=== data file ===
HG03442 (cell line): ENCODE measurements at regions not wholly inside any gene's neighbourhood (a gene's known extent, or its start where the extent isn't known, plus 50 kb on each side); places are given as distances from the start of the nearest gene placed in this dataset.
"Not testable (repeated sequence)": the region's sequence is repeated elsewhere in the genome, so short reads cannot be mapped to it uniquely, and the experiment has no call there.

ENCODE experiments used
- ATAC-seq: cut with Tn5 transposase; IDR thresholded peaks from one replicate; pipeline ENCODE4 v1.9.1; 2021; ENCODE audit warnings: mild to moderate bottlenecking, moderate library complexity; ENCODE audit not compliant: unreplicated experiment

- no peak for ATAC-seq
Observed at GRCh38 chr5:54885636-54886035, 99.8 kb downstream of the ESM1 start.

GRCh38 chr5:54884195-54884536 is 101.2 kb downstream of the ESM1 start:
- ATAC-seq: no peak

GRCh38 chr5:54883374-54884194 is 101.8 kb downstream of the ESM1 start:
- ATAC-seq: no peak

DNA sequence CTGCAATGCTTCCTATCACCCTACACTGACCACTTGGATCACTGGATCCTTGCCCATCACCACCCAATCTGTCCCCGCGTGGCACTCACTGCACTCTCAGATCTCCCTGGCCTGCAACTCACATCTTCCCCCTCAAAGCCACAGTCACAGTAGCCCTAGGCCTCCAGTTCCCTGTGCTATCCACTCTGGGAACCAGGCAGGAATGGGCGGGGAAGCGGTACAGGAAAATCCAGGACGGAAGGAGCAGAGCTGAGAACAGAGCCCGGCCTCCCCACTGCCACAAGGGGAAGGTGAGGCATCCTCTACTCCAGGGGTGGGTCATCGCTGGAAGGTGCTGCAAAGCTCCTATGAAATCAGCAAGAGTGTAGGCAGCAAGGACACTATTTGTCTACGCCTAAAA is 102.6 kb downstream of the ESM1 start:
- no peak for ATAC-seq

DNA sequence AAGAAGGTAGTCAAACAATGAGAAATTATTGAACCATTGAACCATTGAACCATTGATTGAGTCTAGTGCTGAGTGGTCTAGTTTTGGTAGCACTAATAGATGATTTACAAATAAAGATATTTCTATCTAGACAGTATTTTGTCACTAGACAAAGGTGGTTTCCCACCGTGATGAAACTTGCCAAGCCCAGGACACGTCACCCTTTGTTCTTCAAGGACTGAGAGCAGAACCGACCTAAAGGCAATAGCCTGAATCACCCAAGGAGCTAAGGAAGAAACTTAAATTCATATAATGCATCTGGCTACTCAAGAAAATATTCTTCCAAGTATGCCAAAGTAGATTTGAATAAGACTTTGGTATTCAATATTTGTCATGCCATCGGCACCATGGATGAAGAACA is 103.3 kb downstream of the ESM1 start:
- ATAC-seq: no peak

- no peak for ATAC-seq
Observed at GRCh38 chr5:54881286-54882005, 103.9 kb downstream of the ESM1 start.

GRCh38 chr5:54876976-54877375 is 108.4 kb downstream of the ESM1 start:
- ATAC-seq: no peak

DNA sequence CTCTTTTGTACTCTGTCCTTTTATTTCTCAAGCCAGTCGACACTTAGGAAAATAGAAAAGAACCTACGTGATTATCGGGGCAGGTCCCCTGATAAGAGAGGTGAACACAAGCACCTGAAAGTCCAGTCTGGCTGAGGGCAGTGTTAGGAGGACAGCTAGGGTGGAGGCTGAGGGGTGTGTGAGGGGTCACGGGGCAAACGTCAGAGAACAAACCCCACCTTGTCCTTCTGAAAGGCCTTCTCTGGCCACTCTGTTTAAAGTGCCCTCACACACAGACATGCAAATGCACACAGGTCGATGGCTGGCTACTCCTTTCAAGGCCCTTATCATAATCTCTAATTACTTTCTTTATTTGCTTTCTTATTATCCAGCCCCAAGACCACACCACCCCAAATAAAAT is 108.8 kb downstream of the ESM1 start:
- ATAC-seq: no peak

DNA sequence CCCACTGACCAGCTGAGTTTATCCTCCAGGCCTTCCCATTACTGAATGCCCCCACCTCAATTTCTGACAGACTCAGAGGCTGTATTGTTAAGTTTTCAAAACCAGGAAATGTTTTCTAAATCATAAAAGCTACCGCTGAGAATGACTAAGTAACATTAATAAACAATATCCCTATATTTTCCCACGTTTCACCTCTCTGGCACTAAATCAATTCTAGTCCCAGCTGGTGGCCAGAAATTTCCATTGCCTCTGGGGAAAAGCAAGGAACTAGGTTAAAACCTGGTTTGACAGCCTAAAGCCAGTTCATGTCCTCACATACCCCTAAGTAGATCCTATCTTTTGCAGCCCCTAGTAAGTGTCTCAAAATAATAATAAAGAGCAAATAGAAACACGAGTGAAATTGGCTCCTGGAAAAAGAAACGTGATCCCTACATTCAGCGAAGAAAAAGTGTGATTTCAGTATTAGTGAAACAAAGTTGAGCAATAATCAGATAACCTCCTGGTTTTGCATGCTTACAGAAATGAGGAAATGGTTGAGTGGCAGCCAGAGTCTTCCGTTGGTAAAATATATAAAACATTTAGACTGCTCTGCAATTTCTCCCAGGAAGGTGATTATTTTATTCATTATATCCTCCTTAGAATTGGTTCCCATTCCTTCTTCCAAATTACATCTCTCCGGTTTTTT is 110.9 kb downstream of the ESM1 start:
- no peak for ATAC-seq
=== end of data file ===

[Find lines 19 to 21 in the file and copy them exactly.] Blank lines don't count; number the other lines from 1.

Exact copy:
DNA sequence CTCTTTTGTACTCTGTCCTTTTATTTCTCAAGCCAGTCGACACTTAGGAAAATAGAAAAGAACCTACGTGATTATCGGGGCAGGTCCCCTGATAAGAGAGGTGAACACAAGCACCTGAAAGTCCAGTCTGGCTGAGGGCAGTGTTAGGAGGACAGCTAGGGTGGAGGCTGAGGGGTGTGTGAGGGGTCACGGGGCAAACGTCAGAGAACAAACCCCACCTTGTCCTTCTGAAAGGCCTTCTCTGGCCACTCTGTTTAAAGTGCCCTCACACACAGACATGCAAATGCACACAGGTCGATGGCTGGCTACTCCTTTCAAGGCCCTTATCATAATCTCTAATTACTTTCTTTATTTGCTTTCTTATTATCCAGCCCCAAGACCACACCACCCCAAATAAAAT is 108.8 kb downstream of the ESM1 start:
- ATAC-seq: no peak

DNA sequence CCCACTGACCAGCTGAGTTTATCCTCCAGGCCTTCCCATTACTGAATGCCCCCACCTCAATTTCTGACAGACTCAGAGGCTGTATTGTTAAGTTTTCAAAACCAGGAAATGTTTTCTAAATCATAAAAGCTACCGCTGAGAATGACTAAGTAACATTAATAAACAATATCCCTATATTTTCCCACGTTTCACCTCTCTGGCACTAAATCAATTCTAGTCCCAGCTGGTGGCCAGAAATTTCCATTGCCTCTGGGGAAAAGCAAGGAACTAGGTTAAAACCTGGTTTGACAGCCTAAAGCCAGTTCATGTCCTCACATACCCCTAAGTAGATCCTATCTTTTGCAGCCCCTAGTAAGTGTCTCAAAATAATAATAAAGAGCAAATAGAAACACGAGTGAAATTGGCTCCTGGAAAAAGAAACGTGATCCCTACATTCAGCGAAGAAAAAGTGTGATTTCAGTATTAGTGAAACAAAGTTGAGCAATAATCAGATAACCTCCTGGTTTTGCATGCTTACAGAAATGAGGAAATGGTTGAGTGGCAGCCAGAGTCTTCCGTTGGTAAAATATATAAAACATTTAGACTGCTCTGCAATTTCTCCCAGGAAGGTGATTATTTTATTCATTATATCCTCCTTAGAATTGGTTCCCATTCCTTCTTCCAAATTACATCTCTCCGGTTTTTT is 110.9 kb downstream of the ESM1 start: